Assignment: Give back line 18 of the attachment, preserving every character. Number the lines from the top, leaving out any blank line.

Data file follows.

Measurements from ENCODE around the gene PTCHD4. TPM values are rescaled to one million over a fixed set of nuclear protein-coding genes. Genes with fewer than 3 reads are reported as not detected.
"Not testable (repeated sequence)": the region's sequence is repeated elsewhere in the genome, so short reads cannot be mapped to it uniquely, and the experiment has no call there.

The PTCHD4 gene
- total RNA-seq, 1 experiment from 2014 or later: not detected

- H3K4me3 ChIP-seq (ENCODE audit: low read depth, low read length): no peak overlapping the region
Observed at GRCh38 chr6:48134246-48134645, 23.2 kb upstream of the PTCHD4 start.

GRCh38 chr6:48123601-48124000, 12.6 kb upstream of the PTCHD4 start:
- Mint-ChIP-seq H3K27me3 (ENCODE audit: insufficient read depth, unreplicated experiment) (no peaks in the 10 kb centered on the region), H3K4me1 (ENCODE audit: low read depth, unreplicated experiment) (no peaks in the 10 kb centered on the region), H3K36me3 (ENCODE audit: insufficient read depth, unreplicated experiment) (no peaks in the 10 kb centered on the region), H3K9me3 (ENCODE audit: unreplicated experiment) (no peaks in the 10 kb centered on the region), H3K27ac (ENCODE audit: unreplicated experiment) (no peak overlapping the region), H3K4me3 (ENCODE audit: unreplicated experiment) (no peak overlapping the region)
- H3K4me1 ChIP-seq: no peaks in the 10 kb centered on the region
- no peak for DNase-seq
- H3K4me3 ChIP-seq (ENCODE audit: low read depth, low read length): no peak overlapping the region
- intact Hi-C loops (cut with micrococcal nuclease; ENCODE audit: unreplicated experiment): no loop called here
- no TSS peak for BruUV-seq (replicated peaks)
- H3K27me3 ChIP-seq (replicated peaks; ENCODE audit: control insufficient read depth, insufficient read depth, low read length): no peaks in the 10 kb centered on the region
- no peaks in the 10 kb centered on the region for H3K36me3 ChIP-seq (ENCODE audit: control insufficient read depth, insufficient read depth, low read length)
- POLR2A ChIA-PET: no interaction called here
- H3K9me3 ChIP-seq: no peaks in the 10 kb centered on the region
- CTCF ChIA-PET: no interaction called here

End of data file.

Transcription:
- CTCF ChIA-PET: no interaction called here